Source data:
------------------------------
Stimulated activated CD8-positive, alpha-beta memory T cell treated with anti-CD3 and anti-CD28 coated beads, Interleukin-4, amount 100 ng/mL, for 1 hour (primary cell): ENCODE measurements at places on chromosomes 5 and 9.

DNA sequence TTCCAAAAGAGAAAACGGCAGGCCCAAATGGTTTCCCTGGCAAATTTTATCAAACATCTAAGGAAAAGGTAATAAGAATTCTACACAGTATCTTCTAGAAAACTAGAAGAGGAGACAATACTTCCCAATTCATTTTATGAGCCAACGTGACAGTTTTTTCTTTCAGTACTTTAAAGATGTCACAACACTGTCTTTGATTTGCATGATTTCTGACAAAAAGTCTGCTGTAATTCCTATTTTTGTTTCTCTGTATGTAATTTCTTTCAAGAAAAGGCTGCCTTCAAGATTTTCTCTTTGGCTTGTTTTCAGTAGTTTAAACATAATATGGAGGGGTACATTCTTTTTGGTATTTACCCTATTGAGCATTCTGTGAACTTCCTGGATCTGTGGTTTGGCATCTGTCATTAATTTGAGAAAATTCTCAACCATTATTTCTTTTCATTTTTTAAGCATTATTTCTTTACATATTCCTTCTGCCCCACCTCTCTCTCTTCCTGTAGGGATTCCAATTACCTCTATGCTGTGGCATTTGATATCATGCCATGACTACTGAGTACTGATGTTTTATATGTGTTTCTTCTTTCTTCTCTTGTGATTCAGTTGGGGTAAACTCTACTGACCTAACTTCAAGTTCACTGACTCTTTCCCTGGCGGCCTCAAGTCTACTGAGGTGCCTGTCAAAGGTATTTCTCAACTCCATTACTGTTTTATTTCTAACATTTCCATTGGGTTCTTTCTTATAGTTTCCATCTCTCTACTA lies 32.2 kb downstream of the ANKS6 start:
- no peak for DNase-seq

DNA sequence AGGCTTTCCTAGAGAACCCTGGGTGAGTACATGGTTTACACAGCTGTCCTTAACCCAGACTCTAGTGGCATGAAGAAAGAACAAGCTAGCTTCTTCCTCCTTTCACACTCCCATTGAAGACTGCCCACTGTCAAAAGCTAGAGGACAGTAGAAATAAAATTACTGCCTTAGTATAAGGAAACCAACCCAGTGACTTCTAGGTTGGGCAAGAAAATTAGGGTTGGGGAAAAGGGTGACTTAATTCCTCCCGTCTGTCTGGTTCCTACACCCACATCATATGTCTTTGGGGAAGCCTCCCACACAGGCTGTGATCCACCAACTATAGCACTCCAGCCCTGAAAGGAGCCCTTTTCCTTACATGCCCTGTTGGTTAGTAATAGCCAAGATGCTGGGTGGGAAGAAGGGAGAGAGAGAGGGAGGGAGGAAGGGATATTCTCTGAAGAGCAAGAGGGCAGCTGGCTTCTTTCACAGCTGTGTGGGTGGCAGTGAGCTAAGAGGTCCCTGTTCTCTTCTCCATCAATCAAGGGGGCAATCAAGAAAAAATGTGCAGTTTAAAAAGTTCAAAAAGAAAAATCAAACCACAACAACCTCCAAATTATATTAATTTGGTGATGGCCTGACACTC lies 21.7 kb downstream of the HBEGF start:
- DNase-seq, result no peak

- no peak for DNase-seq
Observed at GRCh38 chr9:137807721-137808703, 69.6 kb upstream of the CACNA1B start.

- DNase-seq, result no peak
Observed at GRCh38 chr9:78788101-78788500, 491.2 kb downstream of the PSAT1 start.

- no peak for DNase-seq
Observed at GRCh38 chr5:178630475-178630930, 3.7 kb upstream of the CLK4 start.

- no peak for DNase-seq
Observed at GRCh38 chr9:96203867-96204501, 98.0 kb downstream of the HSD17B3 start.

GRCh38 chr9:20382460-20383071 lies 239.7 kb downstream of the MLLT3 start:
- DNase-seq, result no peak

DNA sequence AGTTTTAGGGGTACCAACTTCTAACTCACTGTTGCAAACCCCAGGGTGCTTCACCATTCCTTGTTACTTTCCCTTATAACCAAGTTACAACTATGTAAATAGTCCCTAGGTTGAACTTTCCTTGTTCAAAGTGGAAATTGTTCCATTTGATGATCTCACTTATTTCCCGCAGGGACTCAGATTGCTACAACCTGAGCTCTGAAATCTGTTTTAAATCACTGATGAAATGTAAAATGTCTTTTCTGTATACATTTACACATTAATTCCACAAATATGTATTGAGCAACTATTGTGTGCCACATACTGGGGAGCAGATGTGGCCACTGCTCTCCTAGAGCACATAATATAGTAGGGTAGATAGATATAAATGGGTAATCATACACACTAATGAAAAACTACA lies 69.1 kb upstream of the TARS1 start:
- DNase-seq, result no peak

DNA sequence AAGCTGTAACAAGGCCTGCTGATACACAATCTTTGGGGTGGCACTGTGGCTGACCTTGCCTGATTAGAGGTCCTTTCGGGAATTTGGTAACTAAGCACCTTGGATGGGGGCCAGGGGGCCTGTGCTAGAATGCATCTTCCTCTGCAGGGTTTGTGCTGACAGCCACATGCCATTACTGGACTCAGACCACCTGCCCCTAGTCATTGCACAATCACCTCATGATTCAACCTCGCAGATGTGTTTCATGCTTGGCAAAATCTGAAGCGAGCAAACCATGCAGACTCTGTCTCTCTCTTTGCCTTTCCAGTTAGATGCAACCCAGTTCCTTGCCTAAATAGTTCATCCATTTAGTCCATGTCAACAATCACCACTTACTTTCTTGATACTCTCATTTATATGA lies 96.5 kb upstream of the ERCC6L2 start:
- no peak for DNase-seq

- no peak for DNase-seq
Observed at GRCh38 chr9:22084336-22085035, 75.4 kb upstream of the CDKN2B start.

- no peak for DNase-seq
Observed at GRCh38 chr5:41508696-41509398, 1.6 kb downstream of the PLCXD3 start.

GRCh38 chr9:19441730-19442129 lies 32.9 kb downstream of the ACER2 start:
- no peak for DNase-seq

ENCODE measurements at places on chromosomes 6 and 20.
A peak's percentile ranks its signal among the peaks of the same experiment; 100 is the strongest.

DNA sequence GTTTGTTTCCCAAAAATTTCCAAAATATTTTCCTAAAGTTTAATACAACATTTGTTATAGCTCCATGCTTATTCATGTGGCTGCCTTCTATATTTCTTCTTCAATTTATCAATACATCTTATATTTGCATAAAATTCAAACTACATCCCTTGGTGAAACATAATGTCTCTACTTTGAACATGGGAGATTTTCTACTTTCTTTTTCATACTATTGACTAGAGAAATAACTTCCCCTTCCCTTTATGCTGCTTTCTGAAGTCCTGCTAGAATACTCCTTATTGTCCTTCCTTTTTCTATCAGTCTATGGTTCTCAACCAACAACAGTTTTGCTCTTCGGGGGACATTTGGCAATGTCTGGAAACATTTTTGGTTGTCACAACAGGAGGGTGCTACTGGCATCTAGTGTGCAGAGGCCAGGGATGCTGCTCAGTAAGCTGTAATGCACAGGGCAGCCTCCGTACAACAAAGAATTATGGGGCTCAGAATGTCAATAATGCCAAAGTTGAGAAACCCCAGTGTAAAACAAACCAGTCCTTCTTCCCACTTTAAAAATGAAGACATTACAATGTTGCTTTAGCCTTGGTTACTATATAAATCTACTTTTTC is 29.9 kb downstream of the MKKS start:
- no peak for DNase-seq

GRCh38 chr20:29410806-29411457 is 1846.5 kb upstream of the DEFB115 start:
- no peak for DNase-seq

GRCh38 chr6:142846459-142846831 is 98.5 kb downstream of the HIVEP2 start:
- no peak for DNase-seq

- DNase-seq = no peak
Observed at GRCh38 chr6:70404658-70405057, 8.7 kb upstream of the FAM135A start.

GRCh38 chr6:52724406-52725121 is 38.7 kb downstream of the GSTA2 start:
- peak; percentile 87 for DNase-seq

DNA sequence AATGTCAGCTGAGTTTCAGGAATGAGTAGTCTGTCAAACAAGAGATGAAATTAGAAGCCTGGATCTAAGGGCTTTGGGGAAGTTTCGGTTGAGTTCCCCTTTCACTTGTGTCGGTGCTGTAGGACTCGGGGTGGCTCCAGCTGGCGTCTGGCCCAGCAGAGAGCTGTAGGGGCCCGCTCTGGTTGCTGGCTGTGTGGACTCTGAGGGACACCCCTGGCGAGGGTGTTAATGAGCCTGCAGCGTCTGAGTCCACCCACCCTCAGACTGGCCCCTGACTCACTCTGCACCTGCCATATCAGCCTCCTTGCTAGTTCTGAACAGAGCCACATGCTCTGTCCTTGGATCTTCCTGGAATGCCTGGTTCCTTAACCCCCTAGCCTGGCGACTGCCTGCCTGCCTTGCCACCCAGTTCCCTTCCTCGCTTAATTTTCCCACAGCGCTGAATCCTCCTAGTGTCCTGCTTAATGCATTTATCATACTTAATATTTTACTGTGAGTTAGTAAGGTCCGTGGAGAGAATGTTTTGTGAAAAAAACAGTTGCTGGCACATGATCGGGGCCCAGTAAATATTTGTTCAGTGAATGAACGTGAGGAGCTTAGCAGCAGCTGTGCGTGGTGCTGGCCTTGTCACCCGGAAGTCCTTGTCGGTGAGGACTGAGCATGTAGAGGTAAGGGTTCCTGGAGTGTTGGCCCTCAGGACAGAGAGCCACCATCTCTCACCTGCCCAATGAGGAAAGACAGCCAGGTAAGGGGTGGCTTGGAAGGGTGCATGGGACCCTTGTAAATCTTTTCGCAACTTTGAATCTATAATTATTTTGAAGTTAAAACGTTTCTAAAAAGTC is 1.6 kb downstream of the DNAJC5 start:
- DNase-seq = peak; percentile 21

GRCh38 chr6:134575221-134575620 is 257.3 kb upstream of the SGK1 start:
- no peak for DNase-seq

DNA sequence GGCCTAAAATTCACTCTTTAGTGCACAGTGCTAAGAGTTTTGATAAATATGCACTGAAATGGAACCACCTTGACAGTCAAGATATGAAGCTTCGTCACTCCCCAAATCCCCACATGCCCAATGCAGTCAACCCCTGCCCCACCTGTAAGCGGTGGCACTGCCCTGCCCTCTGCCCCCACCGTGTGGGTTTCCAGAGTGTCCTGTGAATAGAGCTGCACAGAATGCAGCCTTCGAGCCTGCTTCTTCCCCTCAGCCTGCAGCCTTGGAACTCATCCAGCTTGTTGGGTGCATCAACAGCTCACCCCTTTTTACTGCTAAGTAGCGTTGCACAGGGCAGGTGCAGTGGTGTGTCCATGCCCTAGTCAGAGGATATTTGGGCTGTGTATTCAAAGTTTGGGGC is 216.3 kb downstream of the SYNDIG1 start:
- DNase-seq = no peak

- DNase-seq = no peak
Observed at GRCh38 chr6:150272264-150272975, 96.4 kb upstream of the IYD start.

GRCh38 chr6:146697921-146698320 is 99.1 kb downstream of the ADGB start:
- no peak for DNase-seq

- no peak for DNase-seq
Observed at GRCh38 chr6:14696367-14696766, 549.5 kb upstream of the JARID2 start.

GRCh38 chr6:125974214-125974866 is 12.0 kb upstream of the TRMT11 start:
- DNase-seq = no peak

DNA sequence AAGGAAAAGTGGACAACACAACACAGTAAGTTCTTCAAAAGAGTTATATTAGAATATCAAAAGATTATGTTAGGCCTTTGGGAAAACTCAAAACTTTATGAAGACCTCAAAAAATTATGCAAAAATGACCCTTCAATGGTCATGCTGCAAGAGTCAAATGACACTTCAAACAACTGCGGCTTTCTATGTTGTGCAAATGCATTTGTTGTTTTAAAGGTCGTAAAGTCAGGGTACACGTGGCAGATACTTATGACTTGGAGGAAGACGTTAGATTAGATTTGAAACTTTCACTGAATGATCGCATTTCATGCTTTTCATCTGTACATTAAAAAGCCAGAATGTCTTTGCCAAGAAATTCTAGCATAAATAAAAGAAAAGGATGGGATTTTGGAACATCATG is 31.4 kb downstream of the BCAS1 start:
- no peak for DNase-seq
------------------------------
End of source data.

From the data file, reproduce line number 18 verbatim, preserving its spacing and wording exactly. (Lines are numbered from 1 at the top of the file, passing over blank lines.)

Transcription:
DNA sequence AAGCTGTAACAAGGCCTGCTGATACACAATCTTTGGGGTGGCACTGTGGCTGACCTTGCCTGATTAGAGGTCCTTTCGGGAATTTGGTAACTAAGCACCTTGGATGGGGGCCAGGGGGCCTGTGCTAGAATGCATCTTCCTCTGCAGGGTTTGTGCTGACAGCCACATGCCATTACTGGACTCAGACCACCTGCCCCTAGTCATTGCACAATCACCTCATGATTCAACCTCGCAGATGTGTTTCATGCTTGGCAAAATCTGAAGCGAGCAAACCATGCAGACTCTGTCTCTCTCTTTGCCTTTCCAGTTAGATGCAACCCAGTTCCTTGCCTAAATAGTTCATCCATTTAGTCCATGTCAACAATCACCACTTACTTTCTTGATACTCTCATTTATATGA lies 96.5 kb upstream of the ERCC6L2 start: